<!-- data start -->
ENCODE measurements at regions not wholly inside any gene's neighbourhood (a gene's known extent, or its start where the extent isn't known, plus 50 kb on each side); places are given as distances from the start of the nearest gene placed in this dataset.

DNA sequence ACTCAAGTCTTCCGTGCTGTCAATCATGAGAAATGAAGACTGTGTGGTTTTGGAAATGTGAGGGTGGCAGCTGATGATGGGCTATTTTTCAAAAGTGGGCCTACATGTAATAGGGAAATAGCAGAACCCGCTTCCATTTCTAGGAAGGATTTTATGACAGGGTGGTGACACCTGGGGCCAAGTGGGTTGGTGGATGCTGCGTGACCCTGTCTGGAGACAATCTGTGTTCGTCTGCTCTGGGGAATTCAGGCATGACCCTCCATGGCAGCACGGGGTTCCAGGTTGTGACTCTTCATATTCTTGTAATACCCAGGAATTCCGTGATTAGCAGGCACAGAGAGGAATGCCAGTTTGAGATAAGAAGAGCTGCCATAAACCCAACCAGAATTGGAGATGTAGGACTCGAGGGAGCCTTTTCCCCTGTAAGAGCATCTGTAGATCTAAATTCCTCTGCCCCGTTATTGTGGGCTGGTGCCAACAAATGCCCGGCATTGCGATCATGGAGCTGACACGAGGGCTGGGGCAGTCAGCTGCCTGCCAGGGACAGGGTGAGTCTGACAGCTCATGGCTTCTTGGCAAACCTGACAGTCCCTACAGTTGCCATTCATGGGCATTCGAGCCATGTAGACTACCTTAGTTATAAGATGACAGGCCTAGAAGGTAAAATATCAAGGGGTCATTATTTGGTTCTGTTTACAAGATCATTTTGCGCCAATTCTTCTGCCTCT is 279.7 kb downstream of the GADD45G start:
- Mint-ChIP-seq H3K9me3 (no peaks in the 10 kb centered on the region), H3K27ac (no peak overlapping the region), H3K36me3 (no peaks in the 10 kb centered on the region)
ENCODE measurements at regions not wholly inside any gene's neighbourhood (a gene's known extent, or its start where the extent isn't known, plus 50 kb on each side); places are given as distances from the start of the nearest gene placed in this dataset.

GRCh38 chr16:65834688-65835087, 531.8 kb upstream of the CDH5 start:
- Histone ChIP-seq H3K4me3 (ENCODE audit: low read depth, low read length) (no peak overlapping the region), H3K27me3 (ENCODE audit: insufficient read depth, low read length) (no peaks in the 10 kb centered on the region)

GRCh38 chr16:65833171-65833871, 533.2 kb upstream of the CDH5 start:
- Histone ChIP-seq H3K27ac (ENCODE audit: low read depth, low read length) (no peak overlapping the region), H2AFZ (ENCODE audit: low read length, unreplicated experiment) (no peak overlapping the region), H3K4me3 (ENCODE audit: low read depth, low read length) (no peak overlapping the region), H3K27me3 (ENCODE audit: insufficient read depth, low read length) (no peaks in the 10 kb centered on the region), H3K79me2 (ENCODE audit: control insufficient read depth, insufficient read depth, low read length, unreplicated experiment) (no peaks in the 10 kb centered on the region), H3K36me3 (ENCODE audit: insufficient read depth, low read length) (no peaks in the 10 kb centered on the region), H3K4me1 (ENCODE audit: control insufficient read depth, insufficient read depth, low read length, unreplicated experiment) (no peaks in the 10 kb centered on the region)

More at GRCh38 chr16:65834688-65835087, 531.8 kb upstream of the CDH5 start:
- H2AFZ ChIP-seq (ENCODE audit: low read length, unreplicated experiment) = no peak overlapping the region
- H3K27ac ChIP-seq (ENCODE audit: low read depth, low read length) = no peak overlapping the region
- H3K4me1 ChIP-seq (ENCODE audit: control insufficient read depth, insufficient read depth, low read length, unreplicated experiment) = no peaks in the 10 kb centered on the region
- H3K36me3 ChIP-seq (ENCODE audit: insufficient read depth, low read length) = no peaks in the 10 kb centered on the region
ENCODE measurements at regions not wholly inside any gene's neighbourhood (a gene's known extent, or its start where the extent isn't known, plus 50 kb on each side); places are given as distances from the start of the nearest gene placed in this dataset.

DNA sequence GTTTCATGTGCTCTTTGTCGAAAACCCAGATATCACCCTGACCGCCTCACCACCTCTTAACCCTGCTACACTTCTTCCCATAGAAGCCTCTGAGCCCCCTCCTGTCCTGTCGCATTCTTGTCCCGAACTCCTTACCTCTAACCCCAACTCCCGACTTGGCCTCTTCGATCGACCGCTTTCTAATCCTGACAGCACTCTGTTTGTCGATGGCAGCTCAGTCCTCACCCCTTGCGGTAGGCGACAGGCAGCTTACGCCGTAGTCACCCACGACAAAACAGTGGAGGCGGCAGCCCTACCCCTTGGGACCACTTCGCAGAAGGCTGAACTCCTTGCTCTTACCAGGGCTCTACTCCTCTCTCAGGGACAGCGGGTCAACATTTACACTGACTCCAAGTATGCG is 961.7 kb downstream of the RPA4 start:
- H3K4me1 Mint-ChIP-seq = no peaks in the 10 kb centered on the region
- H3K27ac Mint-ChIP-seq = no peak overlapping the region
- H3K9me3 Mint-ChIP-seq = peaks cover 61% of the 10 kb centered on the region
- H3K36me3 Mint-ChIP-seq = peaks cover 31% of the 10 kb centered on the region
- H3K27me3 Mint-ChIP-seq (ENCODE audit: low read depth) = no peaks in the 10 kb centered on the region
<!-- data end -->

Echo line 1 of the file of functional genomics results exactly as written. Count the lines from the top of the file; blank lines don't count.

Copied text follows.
ENCODE measurements at regions not wholly inside any gene's neighbourhood (a gene's known extent, or its start where the extent isn't known, plus 50 kb on each side); places are given as distances from the start of the nearest gene placed in this dataset.